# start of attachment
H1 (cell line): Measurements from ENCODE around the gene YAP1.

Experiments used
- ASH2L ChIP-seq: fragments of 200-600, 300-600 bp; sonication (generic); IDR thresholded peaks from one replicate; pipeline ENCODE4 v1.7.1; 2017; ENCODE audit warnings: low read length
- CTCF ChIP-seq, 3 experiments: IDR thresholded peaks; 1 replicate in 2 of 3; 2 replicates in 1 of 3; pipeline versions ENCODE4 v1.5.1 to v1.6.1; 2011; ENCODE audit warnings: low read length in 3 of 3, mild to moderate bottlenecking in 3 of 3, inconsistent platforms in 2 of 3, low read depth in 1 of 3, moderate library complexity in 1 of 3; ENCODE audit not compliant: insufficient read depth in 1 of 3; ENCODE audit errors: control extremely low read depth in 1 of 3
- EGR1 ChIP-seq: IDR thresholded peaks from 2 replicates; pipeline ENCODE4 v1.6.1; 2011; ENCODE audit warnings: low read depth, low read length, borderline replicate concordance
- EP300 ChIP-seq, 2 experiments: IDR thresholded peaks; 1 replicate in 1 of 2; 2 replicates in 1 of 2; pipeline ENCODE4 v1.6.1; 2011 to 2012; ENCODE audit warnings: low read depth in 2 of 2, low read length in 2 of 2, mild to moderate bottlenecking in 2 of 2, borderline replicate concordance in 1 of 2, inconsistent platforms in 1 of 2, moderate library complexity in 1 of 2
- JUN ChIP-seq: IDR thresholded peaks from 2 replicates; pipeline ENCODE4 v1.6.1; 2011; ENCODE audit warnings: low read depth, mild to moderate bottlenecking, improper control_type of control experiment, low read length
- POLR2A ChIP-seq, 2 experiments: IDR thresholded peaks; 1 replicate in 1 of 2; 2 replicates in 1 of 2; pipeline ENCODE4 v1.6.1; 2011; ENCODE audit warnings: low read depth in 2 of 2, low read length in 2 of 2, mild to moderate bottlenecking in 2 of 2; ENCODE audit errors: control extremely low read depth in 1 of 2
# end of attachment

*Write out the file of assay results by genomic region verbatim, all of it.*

H1 (cell line): Measurements from ENCODE around the gene YAP1.

Experiments used
- ASH2L ChIP-seq: fragments of 200-600, 300-600 bp; sonication (generic); IDR thresholded peaks from one replicate; pipeline ENCODE4 v1.7.1; 2017; ENCODE audit warnings: low read length
- CTCF ChIP-seq, 3 experiments: IDR thresholded peaks; 1 replicate in 2 of 3; 2 replicates in 1 of 3; pipeline versions ENCODE4 v1.5.1 to v1.6.1; 2011; ENCODE audit warnings: low read length in 3 of 3, mild to moderate bottlenecking in 3 of 3, inconsistent platforms in 2 of 3, low read depth in 1 of 3, moderate library complexity in 1 of 3; ENCODE audit not compliant: insufficient read depth in 1 of 3; ENCODE audit errors: control extremely low read depth in 1 of 3
- EGR1 ChIP-seq: IDR thresholded peaks from 2 replicates; pipeline ENCODE4 v1.6.1; 2011; ENCODE audit warnings: low read depth, low read length, borderline replicate concordance
- EP300 ChIP-seq, 2 experiments: IDR thresholded peaks; 1 replicate in 1 of 2; 2 replicates in 1 of 2; pipeline ENCODE4 v1.6.1; 2011 to 2012; ENCODE audit warnings: low read depth in 2 of 2, low read length in 2 of 2, mild to moderate bottlenecking in 2 of 2, borderline replicate concordance in 1 of 2, inconsistent platforms in 1 of 2, moderate library complexity in 1 of 2
- JUN ChIP-seq: IDR thresholded peaks from 2 replicates; pipeline ENCODE4 v1.6.1; 2011; ENCODE audit warnings: low read depth, mild to moderate bottlenecking, improper control_type of control experiment, low read length
- POLR2A ChIP-seq, 2 experiments: IDR thresholded peaks; 1 replicate in 1 of 2; 2 replicates in 1 of 2; pipeline ENCODE4 v1.6.1; 2011; ENCODE audit warnings: low read depth in 2 of 2, low read length in 2 of 2, mild to moderate bottlenecking in 2 of 2; ENCODE audit errors: control extremely low read depth in 1 of 2